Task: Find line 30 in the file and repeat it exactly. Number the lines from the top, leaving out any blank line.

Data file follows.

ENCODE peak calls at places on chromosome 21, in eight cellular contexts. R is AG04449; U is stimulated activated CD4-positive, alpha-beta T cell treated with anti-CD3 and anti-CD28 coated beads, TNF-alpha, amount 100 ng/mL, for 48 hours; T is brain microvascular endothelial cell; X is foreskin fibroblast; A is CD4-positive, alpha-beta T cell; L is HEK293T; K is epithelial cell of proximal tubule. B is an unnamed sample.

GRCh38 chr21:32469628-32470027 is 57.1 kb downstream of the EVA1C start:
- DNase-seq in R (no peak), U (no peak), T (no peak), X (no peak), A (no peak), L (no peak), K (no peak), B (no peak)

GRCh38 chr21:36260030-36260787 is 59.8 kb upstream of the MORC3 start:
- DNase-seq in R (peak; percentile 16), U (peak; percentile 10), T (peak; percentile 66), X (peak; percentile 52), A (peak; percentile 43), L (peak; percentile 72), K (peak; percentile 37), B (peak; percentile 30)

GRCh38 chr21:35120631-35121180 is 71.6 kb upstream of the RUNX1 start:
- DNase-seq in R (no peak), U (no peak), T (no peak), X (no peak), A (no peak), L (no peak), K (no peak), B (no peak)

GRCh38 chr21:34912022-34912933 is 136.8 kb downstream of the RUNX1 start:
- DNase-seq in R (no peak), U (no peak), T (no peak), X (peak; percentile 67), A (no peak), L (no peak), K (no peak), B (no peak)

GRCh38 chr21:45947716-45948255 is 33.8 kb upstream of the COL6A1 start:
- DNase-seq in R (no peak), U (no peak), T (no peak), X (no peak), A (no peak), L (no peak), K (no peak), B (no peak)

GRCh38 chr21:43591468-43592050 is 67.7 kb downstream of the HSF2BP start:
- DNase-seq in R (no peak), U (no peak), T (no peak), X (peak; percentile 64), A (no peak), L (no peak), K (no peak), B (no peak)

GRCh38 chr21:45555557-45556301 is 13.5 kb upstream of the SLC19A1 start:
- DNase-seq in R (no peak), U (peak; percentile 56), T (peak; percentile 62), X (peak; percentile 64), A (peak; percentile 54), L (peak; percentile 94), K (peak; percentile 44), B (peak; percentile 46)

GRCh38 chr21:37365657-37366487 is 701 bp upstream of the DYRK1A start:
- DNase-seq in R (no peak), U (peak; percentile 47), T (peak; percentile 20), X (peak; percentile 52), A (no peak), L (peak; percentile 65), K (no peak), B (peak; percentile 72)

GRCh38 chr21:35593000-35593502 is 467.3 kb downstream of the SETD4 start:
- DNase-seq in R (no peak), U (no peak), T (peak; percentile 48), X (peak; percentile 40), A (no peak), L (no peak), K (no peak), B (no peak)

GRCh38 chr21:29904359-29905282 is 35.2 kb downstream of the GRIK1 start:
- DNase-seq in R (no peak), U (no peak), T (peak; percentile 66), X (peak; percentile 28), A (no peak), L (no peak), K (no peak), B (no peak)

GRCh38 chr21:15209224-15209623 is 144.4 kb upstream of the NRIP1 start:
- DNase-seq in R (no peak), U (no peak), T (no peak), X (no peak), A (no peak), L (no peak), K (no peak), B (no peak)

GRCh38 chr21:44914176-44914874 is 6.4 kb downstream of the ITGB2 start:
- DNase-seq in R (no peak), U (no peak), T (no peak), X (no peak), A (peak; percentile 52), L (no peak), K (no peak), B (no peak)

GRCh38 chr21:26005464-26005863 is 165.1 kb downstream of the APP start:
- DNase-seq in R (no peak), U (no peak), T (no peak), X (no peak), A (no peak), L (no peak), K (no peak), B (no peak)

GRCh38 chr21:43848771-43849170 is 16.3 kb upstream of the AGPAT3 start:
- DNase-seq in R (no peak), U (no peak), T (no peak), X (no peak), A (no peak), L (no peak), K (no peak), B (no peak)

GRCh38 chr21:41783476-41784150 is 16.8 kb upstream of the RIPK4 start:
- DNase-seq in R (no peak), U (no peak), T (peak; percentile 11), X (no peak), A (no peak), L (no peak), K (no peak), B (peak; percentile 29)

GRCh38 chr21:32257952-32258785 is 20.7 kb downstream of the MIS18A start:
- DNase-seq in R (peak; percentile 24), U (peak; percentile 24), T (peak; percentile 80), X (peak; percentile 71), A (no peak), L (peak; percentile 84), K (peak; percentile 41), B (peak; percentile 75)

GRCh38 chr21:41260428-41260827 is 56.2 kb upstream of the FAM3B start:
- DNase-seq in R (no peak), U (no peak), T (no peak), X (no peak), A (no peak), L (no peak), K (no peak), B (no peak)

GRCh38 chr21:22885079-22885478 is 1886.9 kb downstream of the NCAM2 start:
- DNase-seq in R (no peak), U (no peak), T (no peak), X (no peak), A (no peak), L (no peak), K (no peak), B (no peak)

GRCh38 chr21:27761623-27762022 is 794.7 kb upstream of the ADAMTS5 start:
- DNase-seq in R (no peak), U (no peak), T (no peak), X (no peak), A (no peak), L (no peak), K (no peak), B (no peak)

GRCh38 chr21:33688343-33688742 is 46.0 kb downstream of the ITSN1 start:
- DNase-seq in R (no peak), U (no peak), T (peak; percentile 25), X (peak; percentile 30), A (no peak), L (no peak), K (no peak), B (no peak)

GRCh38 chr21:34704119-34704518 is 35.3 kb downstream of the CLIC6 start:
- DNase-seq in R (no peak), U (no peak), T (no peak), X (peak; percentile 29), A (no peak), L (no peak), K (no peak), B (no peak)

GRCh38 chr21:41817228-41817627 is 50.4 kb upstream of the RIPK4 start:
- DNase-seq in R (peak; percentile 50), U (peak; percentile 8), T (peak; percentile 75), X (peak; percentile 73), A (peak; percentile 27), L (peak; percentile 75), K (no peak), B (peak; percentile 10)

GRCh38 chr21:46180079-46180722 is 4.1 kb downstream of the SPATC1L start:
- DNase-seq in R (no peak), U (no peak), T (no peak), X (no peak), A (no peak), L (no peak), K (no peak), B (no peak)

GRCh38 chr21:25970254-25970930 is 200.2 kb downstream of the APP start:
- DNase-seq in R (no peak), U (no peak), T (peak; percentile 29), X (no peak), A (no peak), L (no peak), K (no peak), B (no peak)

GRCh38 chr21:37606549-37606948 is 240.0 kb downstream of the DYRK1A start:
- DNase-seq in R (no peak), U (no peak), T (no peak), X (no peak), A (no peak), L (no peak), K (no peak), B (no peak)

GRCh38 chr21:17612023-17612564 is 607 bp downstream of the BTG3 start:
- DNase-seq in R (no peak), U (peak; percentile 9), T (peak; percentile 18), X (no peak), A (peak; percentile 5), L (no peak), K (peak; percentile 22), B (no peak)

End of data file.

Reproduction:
GRCh38 chr21:41783476-41784150 is 16.8 kb upstream of the RIPK4 start: